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RESEARCH IN BRIEF
Year : 2019  |  Volume : 20  |  Issue : 1  |  Page : 60-64

Distress and coping in cancer patients experiencing chemotherapy-induced alopecia


1 College of Nursing, CMC, Vellore, Tamil Nadu, India
2 Departments of Medical Oncology, CMC, Vellore, Tamil Nadu, India
3 Departments of Biostatistics, CMC, Vellore, Tamil Nadu, India

Correspondence Address:
Mrs. Rini Wils
College of Nursing, CMC, Vellore, Tamil Nadu
India
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Source of Support: None, Conflict of Interest: None


DOI: 10.4103/IJCN.IJCN_4_19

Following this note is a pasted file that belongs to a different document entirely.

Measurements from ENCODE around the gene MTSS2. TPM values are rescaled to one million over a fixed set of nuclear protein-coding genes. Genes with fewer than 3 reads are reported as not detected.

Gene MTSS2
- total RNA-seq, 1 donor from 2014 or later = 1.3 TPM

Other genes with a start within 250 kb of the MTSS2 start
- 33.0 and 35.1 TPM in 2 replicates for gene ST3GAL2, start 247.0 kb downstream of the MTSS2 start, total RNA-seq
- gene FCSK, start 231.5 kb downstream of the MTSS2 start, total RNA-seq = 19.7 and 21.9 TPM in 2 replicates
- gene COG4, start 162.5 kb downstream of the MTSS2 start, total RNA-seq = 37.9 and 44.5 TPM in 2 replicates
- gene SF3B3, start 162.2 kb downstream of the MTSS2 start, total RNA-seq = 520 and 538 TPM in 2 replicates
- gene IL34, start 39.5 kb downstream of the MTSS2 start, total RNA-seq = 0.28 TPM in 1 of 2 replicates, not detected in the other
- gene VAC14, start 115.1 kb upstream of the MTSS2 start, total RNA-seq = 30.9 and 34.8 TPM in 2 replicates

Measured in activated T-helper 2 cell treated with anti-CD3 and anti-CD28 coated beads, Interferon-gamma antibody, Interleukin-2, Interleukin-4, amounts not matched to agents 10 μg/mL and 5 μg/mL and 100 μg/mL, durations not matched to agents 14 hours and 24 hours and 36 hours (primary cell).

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Alopecia is a major issue related to body image. Hair symbolises life and identity, plays an important role in social communication reflecting the social class, sex, profession and religious belief. Chemotherapy-induced alopecia is a condition that can affect psychosocial well-being and quality of life of a cancer patient resulting in anxiety, depression, a negative body image and lowered self-esteem. This study was designed to assess the level of distress and coping in cancer patients experiencing chemotherapy-induced alopecia. A descriptive study design was used, and a convenience sampling technique was used to select 150 subjects experiencing chemotherapy-induced alopecia in the oncology wards of a tertiary hospital. Chemotherapy-induced alopecia distress scale was used to assess the level of distress and chemotherapy-induced alopecia coping scale was used to assess various coping strategies among subjects. A high level of distress was experienced by 59.3% of the subjects and 60% of them had moderate coping. There was a weak negative (r = −0.083) and a weak positive (r = 0.238) correlation between the level of distress and passive and active coping strategies, respectively. The significant factors associated with distress were gender, financial source for treatment, diagnosis, type of chemotherapeutic drug, number of cycles offered and major coping strategy adopted. Factors such as number of children, family income, duration of illness and occupation of the patient showed significant association with the coping strategies. This study highlighted the need for the health-care team to be more sensitive to the less explored area of cancer treatment which would lead to an improved quality of life throughout the patient's illness process.


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